The aim of this study was to compare the demographic characteristics, clinical presentations, medical evaluation, and injuries identified in a cohort of children with and without subconjunctival hemorrhage who were evaluated by a child abuse specialist.
This was a case-control study that used data from the ExSTRA (Examining Siblings to Recognize Abuse) research network. Subjects with a subconjunctival hemorrhage(s) were designated as cases. Four controls matched for age and participating center were included for each case. Descriptive statistics were used to compare cases and controls.
Fifty of the 2890 subjects in the parent study had a subconjunctival hemorrhage(s) and were designated as cases. The cases had a median (interquartile range) age of 5.0 months (2.0–23.6 months). Two hundred controls were matched to the cases. There was no difference in the demographics, clinical characteristics, medical evaluation, or rate of occult injuries identified in cases and controls. Almost one-quarter of children with subconjunctival hemorrhages had no other external sign of trauma but had the same rate of occult injuries as children with bruises.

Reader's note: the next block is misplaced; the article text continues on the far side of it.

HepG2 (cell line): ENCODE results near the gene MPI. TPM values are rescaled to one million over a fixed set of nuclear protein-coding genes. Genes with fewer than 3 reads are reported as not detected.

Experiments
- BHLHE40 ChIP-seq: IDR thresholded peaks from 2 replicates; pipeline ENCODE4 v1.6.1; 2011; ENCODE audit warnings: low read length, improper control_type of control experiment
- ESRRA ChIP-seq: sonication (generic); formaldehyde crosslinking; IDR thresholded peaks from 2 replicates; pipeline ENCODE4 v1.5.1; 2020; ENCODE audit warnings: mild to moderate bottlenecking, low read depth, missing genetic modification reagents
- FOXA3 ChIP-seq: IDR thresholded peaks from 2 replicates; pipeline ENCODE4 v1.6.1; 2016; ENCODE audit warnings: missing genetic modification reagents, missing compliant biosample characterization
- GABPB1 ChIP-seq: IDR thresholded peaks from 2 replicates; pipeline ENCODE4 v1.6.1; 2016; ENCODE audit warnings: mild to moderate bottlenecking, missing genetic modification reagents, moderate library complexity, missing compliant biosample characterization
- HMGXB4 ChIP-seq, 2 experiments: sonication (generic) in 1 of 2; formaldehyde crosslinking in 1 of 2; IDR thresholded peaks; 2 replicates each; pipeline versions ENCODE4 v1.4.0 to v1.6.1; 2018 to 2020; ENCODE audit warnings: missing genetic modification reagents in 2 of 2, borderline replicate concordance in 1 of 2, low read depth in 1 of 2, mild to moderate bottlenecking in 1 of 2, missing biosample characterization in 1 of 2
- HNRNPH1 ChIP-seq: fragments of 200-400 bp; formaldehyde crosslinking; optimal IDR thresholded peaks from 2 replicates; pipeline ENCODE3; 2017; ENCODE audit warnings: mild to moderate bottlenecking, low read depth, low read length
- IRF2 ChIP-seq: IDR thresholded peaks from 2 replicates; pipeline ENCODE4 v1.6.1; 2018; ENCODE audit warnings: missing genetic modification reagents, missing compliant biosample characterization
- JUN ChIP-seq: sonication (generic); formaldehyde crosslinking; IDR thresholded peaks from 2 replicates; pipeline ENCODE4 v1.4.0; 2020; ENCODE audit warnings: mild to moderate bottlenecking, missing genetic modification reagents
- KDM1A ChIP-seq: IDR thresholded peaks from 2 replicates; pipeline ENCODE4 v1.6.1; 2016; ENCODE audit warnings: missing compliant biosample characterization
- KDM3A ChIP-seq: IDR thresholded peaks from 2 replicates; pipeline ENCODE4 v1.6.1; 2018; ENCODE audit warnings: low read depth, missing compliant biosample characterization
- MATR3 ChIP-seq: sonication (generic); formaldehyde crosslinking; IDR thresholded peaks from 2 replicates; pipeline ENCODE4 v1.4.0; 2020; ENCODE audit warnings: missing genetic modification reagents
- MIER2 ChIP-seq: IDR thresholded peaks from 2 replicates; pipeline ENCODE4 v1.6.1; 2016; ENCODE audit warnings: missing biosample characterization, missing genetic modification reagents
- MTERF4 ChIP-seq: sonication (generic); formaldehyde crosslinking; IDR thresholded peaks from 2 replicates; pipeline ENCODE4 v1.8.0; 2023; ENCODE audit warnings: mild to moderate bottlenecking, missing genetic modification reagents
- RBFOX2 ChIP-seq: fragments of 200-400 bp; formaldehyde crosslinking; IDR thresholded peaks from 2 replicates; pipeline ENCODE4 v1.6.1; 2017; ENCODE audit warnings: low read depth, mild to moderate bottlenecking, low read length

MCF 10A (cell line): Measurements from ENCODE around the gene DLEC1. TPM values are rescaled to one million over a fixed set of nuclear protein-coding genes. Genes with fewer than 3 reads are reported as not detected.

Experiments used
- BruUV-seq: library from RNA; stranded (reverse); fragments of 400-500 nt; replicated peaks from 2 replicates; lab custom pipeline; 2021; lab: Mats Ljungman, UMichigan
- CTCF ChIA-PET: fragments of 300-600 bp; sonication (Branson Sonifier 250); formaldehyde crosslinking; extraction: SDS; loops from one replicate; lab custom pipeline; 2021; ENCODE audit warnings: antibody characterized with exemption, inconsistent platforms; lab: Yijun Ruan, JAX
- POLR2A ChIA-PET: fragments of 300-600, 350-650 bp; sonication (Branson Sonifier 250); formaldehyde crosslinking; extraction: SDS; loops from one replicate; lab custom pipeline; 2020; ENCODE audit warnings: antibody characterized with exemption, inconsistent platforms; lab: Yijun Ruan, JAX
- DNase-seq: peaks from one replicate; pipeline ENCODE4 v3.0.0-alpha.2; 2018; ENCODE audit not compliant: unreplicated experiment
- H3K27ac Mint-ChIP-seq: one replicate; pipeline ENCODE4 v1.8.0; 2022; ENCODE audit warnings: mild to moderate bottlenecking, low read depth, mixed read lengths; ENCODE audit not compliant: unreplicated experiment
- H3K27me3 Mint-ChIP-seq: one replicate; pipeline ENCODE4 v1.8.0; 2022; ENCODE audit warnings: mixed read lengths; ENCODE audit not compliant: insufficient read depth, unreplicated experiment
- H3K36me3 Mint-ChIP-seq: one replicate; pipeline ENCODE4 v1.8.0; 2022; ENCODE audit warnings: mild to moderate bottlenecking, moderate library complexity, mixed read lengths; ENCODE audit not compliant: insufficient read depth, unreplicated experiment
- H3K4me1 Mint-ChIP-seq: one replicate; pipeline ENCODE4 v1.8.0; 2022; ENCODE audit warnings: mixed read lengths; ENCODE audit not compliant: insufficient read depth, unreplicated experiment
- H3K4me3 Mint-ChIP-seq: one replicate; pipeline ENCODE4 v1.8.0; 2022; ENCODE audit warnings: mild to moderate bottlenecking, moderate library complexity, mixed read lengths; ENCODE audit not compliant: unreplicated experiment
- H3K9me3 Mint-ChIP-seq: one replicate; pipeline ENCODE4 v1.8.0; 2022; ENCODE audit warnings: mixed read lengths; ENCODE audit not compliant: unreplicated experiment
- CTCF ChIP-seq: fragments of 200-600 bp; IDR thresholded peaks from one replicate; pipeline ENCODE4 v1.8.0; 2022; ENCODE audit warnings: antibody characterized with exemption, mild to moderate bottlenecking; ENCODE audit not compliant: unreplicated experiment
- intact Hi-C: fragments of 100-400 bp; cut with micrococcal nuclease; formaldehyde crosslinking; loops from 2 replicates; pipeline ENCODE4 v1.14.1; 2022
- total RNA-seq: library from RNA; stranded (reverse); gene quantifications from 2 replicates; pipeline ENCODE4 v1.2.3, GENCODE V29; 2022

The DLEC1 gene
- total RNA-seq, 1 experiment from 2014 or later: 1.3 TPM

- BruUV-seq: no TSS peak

These data suggest that subconjunctival hemorrhages are relatively rare among children undergoing evaluation by a child abuse specialist, but that they are often an indicator of occult injury. Even in the absence of other external signs of trauma, the presence of subconjunctival hemorrhages should prompt an age-appropriate evaluation for physical abuse.